Since I began writing in earnest, I’ve noticed that when people who know me well read one of my stories, they’ll frequently ask me a question along the lines of, “How did you come up with this (insert adjective) idea?” I’ve posted here an excerpt of an e-mail exchange with a long-time friend on this topic, which may shed some light on what could be very loosely defined as my creative process.
SPOILER WARNING: This includes a few spoilers from my recently-published story, “Mound of Mud,” so you may want to read that first, if you haven’t already.
The golem thing is kind of complicated. I’m not sure when I first encountered the idea, years ago, probably in some fantasy story or game, and at that point, all I knew was that it was an animated statue.
Eventually, I stumbled across the fact that the golem was a character in Jewish folklore, and it became a lot more interesting…it’s the story of a man trying to reproduce God’s creative act, for what seems like a good reason, and of course, it all goes wrong in the end. Mary Shelley’s Frankenstein uses a similar idea, in a secular, science-fiction form, and provides the creature’s perspective as well.
Next, I spent ten years in Alabama, and something that surprised me and got filed away was that there’s a substantial and very active Jewish community in the South.
So, that all was percolating somewhere in my head for a number of years, and a couple of months ago, I was working on a flash challenge in my writers’ forum, and started writing about a little boy making a statue out of mud in the middle of a forest, just a mental picture (the trigger for the challenge was to write a story that included the phrase, “There, it’s done,” and I started thinking about sculpture).
Of course, the image stirred up lots of questions–Who is the boy? Why is he in the forest all alone? Why is he making a statue? As I started answering the questions, the story came together, and some unexpected things started popping out. He’s an outcast…nobody likes him, he’s a minority, he’s different. He’s making a statue out of mud, which makes me think of the South and the extra-messy red mud they have there. He could be black, but that doesn’t feel quite right, so maybe he’s a religious minority…then the light goes on, and I make the connection to Jewish folks moving into Southern communities…he’s getting picked on, and what’s the most powerful way a little Jewish kid could possibly think of to defend himself? He tries to build a golem. And it works.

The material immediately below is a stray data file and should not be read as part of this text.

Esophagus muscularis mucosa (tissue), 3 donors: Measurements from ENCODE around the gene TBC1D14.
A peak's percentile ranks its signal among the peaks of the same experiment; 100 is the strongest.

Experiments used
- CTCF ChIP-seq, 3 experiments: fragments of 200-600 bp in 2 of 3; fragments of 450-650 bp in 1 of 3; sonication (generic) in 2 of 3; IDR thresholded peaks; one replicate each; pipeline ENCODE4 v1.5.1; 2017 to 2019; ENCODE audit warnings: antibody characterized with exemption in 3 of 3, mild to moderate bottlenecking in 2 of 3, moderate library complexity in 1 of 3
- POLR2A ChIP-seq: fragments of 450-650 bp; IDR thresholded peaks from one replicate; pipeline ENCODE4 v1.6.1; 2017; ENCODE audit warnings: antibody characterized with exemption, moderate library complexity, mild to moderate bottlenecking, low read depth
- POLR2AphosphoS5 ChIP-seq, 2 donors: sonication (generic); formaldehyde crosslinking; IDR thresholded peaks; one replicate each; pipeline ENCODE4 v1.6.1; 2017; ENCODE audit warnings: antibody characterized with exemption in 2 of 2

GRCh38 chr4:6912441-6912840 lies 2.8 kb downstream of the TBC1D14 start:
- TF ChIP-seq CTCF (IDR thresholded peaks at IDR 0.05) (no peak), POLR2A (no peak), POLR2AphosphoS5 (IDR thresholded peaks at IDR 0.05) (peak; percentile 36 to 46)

And that’s as far as it went in the first draft. The story ended with the golem coming to life. The folks in the writing forum liked it, but they felt it ended too abruptly. They really wanted to know what happened next…a gory spree of destruction and mayhem as the golem rips apart a sleepy Georgia town? Nah, that didn’t feel right to me either.
So, when I sat down to work on it some more, I started playing the whole scenario through my head, like a movie, and that’s when the fun really started, because people began spontaneously showing up. Writers talk about characters taking on a life of their own, and sometimes it really does feel like that. The bullies appeared, which saved me from taking the golem into town, but left me with a standoff…the golem was going to stomp all over them, but Jacob was too principled to let that happen. Then Grace waltzed in, and the story changed completely.
I don’t remember exactly how I got to two golems, but the fact that Grace seemed a little too comfortable with the situation made me think she must have some inside information, which brought me back to a big question I hadn’t answered–why was all this working? Both golems should have been failures. Something else was going on that only Grace, for some reason, understood. Things flowed pretty smoothly from there. Ironically, it wasn’t until the end that I realized that this was a story about love and acceptance, and about seeing things from the other person’s (even the monster’s) point of view. You’d think it would start out with a Big Idea, and the story would be built to reinforce that, but it was the other way round.